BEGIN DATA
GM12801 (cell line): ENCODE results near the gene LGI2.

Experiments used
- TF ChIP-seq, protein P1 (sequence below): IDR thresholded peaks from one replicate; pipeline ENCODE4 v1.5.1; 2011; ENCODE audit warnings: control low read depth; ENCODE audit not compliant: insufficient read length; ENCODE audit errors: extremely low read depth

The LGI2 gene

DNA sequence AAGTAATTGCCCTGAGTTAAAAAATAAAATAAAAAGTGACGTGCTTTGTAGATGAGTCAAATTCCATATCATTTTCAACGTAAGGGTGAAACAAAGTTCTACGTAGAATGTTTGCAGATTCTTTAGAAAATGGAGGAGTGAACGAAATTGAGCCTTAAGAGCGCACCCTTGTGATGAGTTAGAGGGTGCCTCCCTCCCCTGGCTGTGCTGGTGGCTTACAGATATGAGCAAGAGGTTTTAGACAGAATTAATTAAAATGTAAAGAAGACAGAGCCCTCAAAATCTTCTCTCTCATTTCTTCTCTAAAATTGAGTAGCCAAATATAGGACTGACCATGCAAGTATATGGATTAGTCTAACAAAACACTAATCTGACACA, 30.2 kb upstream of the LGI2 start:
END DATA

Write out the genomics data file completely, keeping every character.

GM12801 (cell line): ENCODE results near the gene LGI2.

Experiments used
- TF ChIP-seq, protein P1 (sequence below): IDR thresholded peaks from one replicate; pipeline ENCODE4 v1.5.1; 2011; ENCODE audit warnings: control low read depth; ENCODE audit not compliant: insufficient read length; ENCODE audit errors: extremely low read depth

The LGI2 gene

DNA sequence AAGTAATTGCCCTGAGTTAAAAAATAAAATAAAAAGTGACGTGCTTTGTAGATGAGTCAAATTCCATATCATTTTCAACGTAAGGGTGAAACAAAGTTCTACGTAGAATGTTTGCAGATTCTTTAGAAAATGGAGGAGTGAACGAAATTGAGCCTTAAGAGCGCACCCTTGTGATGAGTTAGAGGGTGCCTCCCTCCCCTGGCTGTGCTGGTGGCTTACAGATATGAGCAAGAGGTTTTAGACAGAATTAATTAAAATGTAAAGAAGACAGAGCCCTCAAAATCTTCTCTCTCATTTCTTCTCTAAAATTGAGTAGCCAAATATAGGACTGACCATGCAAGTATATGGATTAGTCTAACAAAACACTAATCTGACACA, 30.2 kb upstream of the LGI2 start: